The only thing missing from my sublimely nomadic lifestyle this summer, was someone to follow me around and do laundry. Until this service is available (and free), I’m open to testing a few more creative options, like the Scrubba.
From the outside, the Scrubba doesn’t look like anything more than a reinforced plastic bag, but the simple construction is what makes it so impressive. This well thought out design is made of durable, light-weight materials (5 oz.), and packs down small enough to fit in your hand. It can also double as a dry bag for wet or smelly clothes. The Scrubba is helpful for indoor or outdoor travelers and got my clothes cleaner than other methods, with much less of a watery, soapy mess. Whether I’m car camping with kids or in the back-country with friends, I’ve always had it in my mind that occasional smelly clothes are an unfortunate, but necessary trade-off for all that fun. However, this summer, testing the Scrubba was a downright luxury.
The interior of the bag is fitted with strong plastic ‘nodules’ that act as an old-school washboard. I found the washboard SO much more effective than washing under a campground tap or a hotel sink, where it’s nearly impossible to agitate the clothes enough to get them completely clean. There is a minor element of labor involved for a good result, but let’s be real—if you’re buying the Scrubba as a way to save money while traveling or camping, I’m assuming this part of the package is expected. In fact, it’s so minimal that after one short demonstration, my nine year old daughter was washing clothes without help, and when we’re home, she still asks to wash her socks in the Scrubba.
The process of washing is simple, and if for some reason you forget how, step-by-step pictured instructions are printed directly on the wash bag. After adding your clothes, preferred (earth-friendly) soap and water to the fill line, secure the roll-down top and use the small plastic valve to release any excess air. I like to let the clothes soak for just a minute if they’re especially pungent or are caked in that glorious red-rock dirt we enjoy in some parts of the west. Next, it’s time to get in touch with your early ancestors with a little washboard time—pioneer songs are optional. The reinforced, grip backing keeps the bag in place while washing, and the amount of time needed to get clothes clean was surprisingly low. ‘Loads’ can be done in as little as five minutes, including a good rinse. Some clothes will need more time of course, but for hotel travelers, that should be ample time to get clothes clean and happy. A plastic window is provided to allow for easy view of your progress. Emptying the dirty water and refilling to rinse, without splashing, can be a little tricky but I got the hang of it after the first load.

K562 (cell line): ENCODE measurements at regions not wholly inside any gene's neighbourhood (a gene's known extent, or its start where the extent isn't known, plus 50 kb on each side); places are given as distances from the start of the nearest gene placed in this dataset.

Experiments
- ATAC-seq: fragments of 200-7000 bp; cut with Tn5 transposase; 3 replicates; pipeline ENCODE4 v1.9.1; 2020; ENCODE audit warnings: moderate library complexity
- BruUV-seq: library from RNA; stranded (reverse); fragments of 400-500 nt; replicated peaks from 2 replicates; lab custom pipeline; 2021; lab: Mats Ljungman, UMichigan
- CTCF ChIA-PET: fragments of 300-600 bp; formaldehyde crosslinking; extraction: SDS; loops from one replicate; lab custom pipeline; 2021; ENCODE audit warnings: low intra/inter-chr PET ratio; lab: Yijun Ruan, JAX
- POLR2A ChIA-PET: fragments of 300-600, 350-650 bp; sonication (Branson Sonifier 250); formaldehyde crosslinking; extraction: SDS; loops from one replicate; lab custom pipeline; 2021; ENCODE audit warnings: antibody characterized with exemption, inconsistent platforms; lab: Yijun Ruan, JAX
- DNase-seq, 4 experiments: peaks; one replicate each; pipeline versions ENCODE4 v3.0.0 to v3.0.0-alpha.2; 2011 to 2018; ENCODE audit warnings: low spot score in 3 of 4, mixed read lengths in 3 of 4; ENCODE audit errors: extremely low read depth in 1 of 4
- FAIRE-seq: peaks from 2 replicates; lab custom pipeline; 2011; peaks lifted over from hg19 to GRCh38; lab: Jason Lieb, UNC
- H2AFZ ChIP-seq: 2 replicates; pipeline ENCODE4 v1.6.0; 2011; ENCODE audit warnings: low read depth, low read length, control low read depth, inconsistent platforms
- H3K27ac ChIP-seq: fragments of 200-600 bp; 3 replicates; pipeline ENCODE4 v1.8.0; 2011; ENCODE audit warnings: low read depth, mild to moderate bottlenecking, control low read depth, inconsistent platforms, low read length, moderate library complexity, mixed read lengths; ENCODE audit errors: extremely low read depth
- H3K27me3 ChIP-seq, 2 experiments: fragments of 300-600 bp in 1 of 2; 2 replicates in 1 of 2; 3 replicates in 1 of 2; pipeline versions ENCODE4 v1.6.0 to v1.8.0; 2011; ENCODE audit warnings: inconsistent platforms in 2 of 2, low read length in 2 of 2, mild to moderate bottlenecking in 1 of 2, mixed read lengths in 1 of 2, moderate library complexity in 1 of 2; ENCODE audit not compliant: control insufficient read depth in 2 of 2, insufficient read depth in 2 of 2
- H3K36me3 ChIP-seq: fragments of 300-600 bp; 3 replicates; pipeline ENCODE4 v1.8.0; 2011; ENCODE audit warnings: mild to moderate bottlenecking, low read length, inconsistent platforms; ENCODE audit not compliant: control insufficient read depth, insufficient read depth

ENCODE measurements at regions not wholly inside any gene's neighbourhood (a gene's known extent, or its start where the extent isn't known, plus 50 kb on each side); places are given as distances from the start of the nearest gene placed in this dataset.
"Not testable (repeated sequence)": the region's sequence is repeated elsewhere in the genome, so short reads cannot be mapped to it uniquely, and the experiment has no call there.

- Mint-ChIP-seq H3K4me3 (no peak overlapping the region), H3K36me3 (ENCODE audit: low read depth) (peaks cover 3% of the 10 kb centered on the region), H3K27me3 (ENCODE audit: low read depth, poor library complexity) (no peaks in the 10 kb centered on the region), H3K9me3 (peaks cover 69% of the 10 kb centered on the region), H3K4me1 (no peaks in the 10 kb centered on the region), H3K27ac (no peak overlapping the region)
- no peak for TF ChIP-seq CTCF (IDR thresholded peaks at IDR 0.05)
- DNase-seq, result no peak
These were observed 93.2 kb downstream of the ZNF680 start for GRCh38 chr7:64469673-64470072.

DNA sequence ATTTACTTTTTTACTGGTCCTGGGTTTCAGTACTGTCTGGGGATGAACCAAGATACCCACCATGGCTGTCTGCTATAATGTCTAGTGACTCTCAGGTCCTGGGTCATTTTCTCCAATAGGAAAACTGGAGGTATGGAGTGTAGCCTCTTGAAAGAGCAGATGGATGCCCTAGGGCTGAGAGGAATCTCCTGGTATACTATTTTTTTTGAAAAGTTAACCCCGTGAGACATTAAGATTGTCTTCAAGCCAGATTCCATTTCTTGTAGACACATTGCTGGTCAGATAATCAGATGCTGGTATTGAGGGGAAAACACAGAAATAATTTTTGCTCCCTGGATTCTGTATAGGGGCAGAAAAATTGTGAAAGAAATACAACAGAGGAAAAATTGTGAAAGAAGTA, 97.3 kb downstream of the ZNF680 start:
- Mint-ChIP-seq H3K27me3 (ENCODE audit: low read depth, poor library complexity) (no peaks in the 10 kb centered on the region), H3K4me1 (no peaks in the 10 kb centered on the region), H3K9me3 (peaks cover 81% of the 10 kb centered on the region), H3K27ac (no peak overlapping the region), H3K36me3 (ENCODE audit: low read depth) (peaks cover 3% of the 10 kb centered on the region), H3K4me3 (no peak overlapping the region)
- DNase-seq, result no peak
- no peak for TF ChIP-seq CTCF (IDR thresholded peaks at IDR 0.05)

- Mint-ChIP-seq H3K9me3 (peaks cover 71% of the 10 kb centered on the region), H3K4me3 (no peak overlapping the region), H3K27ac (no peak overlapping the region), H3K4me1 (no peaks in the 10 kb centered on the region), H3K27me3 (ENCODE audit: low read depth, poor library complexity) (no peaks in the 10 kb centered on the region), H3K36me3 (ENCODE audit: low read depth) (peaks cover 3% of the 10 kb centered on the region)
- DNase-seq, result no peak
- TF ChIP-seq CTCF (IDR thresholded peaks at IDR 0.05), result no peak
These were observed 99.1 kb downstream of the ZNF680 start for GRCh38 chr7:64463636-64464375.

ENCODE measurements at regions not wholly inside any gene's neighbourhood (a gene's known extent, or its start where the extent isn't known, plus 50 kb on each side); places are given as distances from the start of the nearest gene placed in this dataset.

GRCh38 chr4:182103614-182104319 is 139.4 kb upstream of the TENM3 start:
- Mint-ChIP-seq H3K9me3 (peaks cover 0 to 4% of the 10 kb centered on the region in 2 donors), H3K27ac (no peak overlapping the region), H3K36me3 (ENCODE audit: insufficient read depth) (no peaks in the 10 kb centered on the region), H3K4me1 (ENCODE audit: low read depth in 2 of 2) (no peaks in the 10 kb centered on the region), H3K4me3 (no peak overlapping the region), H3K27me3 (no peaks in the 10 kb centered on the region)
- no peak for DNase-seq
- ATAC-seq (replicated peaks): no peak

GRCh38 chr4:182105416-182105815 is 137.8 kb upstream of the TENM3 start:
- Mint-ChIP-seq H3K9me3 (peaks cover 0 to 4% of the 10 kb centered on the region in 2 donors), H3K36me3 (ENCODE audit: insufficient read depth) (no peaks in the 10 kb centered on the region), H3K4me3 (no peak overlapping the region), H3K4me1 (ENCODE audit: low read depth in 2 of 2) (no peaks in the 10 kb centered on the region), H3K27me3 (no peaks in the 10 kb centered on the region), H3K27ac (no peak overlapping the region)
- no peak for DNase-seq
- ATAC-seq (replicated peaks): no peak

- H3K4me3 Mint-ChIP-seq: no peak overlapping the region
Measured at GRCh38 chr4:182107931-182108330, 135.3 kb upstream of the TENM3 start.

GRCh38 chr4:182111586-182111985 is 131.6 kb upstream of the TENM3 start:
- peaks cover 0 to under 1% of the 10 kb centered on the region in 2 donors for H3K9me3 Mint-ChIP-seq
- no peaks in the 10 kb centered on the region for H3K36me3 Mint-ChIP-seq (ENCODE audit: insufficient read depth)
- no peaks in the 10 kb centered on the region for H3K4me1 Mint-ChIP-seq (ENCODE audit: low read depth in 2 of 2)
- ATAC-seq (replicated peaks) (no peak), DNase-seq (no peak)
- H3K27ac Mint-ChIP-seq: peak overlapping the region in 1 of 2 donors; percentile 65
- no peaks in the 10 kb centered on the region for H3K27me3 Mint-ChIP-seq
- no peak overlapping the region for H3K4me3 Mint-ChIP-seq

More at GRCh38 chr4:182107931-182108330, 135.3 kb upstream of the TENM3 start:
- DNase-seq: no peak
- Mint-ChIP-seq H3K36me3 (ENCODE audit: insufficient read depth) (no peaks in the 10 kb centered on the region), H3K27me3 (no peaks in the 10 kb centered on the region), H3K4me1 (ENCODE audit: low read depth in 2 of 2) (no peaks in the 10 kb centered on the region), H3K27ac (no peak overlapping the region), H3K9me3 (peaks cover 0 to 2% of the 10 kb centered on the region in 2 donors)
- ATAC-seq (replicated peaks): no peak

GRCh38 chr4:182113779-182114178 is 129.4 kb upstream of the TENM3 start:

The Scrubba has now become a necessary addition to my summer gear bag. From the first use, it quickly became a staple—whether I was island hopping in Florida or multi-day trekking in the Grand Canyon—I just didn’t want to leave it behind. The ability to wash clothes on the go, meant that I needed to bring less with me when traveling. It’s easily a solid buy at $55 USD, when you consider the money you’d be spending on hotel coin laundry or wash services. That doesn’t even include the pairs of socks I’ve had to toss, when I labeled them as a lost cause after a multi-day hike. Just a quick tip: if you buy through a company like Earth Easy, linked below, you can often score one for a lower price. My final say—the Scrubba is money well spent.